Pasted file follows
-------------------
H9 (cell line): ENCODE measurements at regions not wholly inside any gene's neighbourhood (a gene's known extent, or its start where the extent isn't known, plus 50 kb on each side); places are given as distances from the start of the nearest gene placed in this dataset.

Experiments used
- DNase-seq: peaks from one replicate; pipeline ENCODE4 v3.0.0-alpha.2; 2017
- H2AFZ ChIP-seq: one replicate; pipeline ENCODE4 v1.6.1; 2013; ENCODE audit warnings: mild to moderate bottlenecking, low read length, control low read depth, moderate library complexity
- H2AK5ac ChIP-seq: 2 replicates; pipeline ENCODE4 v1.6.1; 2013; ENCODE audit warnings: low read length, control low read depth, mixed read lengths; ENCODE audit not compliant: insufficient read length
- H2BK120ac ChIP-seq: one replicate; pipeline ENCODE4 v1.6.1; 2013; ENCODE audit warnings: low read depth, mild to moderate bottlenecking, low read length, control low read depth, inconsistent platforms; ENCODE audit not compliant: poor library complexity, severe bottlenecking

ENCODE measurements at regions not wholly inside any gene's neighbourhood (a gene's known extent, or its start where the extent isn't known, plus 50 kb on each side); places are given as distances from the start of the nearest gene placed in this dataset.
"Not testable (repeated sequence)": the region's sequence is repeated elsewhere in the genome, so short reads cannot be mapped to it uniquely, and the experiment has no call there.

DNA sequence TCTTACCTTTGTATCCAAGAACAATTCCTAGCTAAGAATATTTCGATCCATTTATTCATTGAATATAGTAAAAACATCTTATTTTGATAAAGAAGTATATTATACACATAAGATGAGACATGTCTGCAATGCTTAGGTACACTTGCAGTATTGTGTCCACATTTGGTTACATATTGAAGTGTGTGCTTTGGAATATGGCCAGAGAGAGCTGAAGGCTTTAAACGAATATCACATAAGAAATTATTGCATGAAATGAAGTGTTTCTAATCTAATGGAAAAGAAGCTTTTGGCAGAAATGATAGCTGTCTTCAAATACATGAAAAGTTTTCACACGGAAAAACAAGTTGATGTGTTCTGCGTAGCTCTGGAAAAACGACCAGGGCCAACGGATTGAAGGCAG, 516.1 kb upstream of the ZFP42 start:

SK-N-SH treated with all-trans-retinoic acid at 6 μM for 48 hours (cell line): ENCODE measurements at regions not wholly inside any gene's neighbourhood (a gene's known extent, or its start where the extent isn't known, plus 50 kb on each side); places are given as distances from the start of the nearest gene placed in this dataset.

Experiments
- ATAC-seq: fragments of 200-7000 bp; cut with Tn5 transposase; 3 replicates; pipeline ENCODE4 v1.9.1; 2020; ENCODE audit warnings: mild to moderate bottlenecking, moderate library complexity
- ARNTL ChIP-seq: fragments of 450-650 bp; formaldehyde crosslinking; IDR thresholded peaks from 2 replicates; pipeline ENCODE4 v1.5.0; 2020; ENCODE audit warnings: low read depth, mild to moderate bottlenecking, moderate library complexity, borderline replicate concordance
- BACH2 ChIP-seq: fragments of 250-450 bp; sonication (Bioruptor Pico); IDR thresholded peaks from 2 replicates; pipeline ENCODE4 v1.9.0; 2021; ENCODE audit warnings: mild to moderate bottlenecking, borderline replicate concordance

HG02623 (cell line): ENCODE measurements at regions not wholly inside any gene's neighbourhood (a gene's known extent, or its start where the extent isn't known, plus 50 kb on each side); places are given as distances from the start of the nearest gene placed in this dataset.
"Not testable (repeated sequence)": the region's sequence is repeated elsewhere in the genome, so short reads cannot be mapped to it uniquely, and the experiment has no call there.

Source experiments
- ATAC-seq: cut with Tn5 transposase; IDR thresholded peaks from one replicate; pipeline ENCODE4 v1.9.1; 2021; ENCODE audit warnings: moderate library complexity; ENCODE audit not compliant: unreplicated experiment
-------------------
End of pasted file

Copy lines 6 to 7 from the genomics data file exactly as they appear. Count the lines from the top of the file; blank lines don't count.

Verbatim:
- H2BK120ac ChIP-seq: one replicate; pipeline ENCODE4 v1.6.1; 2013; ENCODE audit warnings: low read depth, mild to moderate bottlenecking, low read length, control low read depth, inconsistent platforms; ENCODE audit not compliant: poor library complexity, severe bottlenecking

ENCODE measurements at regions not wholly inside any gene's neighbourhood (a gene's known extent, or its start where the extent isn't known, plus 50 kb on each side); places are given as distances from the start of the nearest gene placed in this dataset.